Another type of antibody works by blocking the CTLA-4 checkpoint protein (stands for cytokine leukocyte antigen 4). CTLA-4 is another kind of checkpoint, but is not on tumour cells, rather it is on other immune cells. CTLA-4 stops the immune system from making too many tumour-fighting cells (the killer T-cells), so blocking or stopping CTLA-4 makes the immune system able to recognize and fight tumour cells.
Examples of CTLA-4 inhibitor drugs, which at this time, are still experimental and are not yet approved for treating kidney cancer in Canada:
Cytokines are immune hormones that are made naturally in the body. They help activate or “turn on” the immune cells. The immune system communicates to cells in the body through certain hormones (such as interleukin and interferon). Interleukin-2 (IL-2) and interferon alfa (IFN-a) are cytokine drugs that have been used in certain people to treat some kinds of cancer, including advanced kidney cancer. Some people who were given these types of immuno-oncology therapy responded very well to the treatment. Some even had a good response, their cancer went away completely and they lived a long time after treatment. However, these immune hormones can have bad side effects and only young, physically fit people can take them, but they need close monitoring.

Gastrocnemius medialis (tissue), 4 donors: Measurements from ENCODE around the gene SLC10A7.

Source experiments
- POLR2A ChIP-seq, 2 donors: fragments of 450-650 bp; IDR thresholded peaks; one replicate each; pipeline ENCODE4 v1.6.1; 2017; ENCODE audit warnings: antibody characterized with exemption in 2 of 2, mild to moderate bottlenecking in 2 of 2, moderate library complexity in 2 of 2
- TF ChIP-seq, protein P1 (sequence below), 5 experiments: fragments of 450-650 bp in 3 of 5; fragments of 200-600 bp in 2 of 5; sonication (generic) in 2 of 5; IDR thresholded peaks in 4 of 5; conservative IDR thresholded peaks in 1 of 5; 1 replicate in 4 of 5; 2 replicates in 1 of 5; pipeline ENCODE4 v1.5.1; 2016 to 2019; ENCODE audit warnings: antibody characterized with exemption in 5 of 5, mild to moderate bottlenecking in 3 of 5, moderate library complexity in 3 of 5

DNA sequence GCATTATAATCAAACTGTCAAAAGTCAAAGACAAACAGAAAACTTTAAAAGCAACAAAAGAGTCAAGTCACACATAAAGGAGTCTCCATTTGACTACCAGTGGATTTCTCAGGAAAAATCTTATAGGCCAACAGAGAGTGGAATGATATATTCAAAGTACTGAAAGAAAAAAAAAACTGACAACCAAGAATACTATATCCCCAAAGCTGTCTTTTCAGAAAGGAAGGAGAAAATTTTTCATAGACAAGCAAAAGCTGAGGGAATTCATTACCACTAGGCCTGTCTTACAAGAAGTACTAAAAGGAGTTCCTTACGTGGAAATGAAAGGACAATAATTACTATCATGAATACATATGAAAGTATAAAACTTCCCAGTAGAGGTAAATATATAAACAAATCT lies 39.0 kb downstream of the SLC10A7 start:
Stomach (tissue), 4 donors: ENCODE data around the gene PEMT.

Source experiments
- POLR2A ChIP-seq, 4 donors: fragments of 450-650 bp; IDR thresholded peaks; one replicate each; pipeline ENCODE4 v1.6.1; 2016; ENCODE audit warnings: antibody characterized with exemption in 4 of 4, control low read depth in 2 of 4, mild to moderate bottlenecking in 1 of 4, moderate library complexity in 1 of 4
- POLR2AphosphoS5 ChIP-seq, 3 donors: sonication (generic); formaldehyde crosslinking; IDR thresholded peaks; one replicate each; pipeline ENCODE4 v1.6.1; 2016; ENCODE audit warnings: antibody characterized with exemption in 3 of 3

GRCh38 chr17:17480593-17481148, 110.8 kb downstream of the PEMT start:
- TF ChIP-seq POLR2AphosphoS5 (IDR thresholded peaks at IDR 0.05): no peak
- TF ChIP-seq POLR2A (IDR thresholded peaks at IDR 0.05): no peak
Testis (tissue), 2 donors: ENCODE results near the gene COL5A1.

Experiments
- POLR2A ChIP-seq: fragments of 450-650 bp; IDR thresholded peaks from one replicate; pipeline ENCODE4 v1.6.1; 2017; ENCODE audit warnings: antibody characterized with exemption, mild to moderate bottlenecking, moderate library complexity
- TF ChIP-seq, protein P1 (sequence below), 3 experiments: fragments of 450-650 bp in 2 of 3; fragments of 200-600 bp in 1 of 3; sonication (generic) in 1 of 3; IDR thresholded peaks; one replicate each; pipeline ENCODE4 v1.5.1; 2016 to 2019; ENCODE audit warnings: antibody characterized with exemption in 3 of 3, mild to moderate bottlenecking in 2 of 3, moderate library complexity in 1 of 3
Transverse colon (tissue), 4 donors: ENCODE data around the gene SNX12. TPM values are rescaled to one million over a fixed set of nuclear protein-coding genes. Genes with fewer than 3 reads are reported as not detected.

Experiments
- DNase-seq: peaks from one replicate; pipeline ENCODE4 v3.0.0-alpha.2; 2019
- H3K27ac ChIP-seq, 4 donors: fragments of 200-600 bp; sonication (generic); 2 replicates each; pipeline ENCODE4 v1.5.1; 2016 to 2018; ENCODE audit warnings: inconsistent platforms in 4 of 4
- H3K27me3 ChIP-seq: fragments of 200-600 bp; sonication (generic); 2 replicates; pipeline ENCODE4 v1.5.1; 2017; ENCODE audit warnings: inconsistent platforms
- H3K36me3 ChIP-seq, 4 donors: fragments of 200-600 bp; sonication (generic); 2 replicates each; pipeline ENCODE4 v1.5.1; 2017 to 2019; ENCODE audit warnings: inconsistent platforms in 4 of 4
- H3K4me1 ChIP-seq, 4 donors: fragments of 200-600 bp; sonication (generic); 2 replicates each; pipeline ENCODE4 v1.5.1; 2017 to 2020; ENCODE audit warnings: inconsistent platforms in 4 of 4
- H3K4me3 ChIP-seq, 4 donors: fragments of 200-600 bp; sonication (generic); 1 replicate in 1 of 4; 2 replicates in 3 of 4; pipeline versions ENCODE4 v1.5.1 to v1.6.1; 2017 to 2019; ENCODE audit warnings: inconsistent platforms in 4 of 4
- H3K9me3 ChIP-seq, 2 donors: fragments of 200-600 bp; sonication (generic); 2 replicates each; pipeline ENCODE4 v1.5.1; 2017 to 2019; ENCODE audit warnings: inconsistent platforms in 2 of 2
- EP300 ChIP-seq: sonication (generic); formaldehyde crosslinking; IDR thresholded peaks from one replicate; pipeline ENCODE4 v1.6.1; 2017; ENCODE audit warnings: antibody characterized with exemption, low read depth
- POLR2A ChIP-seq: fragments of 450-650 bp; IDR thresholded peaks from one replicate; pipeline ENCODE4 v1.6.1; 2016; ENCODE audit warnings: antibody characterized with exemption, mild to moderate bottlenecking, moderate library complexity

These drugs are not used much anymore in Canada, or are only used in certain cases.
Vaccines (Still being studied)
Vaccines have been tested in many types of cancer, but older vaccines have not been effective in treating cancer to date. Clinical trials are testing new types of vaccines to treat kidney cancer. This is different than other vaccines that are now used to prevent the viruses that cause specific cancers (such as hepatitis B and the human papilloma virus or HPV).
Newer vaccines try to get your own immune system to attack cancer cells in your body, by helping the immune system identify the cancer cells as a target. Cancer vaccines are given only after you have developed kidney cancer, so these vaccines are considered a treatment and are not used for prevention. Sometimes your own immune cells or cancer cells are removed and used to make the vaccine. Then the modified cells are injected into you and help your our immune system recognize and fight the cancer cells.
Some vaccines being studied in kidney cancer include:
|AGS-003||Samples of your immune cells are collected and then genetically modified so that they recognize your tumour cells. Your modified immune cells are injected back into you. This is similar to chimeric antigen receptor or CAR therapy (see Immune cell therapy below), except that in this case the injected cells do not fight the tumour, but instead teach your immune system to fight it.|